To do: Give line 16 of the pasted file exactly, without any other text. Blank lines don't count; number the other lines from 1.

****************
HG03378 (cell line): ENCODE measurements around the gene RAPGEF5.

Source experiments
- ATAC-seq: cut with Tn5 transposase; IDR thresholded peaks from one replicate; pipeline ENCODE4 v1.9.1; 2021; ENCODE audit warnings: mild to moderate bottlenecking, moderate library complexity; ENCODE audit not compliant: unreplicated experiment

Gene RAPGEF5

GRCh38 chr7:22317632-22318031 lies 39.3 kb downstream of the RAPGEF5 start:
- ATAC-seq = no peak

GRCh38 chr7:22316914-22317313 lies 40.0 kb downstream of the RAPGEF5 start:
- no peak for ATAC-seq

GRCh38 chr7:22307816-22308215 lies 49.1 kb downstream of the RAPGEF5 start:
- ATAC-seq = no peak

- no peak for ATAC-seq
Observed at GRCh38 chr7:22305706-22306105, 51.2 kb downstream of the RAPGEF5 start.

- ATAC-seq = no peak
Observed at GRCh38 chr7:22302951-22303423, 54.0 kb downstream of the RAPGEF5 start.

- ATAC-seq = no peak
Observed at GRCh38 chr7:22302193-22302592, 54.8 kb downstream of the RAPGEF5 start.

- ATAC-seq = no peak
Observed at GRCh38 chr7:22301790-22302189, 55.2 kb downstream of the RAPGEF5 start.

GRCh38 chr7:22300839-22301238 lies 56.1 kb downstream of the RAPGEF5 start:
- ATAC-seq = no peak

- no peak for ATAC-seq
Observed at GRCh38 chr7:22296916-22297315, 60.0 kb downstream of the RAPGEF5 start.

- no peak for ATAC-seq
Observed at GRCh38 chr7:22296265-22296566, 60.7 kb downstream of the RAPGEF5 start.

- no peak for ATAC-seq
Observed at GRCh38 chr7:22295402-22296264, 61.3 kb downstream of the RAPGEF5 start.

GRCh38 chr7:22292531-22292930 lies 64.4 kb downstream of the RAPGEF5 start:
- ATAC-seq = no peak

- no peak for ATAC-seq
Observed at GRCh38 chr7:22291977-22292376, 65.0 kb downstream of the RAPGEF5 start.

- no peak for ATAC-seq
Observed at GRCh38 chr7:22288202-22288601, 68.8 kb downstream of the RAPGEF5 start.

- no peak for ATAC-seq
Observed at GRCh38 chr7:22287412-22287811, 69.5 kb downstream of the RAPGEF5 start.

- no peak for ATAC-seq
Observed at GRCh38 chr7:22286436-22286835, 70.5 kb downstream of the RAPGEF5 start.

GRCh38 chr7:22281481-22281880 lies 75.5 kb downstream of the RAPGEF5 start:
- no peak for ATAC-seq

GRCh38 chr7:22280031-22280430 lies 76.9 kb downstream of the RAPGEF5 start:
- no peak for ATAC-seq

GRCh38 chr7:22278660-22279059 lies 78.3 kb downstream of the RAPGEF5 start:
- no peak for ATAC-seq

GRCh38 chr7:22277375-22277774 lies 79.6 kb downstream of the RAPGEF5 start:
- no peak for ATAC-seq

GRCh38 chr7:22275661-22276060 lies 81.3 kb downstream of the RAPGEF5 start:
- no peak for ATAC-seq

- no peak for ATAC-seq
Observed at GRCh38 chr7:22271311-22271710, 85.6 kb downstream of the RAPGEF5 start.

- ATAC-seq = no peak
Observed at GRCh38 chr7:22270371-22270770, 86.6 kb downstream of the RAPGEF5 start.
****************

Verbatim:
Observed at GRCh38 chr7:22302193-22302592, 54.8 kb downstream of the RAPGEF5 start.